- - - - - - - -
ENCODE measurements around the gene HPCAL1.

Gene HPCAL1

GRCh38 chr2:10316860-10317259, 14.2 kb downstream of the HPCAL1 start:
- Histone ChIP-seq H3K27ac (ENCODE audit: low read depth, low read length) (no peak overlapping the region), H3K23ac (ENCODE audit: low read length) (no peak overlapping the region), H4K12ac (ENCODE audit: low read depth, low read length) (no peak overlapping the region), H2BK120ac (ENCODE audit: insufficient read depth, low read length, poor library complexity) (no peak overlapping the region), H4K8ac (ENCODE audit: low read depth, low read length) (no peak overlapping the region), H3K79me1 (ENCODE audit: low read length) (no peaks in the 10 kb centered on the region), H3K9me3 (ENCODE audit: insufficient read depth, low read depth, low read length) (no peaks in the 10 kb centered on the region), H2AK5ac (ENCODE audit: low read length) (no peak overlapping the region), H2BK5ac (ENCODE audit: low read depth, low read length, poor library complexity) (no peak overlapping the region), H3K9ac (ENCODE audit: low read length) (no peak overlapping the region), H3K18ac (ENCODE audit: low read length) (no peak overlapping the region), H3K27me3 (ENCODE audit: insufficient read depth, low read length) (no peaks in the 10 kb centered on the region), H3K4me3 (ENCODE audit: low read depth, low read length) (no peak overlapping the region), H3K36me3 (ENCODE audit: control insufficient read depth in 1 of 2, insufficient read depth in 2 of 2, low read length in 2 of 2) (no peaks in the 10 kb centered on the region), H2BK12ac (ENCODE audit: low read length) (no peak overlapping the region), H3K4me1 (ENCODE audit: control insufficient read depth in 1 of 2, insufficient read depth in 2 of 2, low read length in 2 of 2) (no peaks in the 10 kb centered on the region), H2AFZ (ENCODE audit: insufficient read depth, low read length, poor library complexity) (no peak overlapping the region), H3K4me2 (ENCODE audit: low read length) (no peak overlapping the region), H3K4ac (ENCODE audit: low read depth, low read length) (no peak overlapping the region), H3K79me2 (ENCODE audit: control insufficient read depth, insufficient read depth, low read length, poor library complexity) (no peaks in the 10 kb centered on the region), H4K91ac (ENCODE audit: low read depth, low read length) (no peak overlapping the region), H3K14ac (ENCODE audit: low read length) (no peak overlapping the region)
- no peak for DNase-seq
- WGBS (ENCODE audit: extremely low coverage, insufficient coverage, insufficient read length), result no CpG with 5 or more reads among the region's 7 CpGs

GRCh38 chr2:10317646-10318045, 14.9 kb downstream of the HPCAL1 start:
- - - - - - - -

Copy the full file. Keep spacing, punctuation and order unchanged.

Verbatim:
ENCODE measurements around the gene HPCAL1.

Gene HPCAL1

GRCh38 chr2:10316860-10317259, 14.2 kb downstream of the HPCAL1 start:
- Histone ChIP-seq H3K27ac (ENCODE audit: low read depth, low read length) (no peak overlapping the region), H3K23ac (ENCODE audit: low read length) (no peak overlapping the region), H4K12ac (ENCODE audit: low read depth, low read length) (no peak overlapping the region), H2BK120ac (ENCODE audit: insufficient read depth, low read length, poor library complexity) (no peak overlapping the region), H4K8ac (ENCODE audit: low read depth, low read length) (no peak overlapping the region), H3K79me1 (ENCODE audit: low read length) (no peaks in the 10 kb centered on the region), H3K9me3 (ENCODE audit: insufficient read depth, low read depth, low read length) (no peaks in the 10 kb centered on the region), H2AK5ac (ENCODE audit: low read length) (no peak overlapping the region), H2BK5ac (ENCODE audit: low read depth, low read length, poor library complexity) (no peak overlapping the region), H3K9ac (ENCODE audit: low read length) (no peak overlapping the region), H3K18ac (ENCODE audit: low read length) (no peak overlapping the region), H3K27me3 (ENCODE audit: insufficient read depth, low read length) (no peaks in the 10 kb centered on the region), H3K4me3 (ENCODE audit: low read depth, low read length) (no peak overlapping the region), H3K36me3 (ENCODE audit: control insufficient read depth in 1 of 2, insufficient read depth in 2 of 2, low read length in 2 of 2) (no peaks in the 10 kb centered on the region), H2BK12ac (ENCODE audit: low read length) (no peak overlapping the region), H3K4me1 (ENCODE audit: control insufficient read depth in 1 of 2, insufficient read depth in 2 of 2, low read length in 2 of 2) (no peaks in the 10 kb centered on the region), H2AFZ (ENCODE audit: insufficient read depth, low read length, poor library complexity) (no peak overlapping the region), H3K4me2 (ENCODE audit: low read length) (no peak overlapping the region), H3K4ac (ENCODE audit: low read depth, low read length) (no peak overlapping the region), H3K79me2 (ENCODE audit: control insufficient read depth, insufficient read depth, low read length, poor library complexity) (no peaks in the 10 kb centered on the region), H4K91ac (ENCODE audit: low read depth, low read length) (no peak overlapping the region), H3K14ac (ENCODE audit: low read length) (no peak overlapping the region)
- no peak for DNase-seq
- WGBS (ENCODE audit: extremely low coverage, insufficient coverage, insufficient read length), result no CpG with 5 or more reads among the region's 7 CpGs

GRCh38 chr2:10317646-10318045, 14.9 kb downstream of the HPCAL1 start: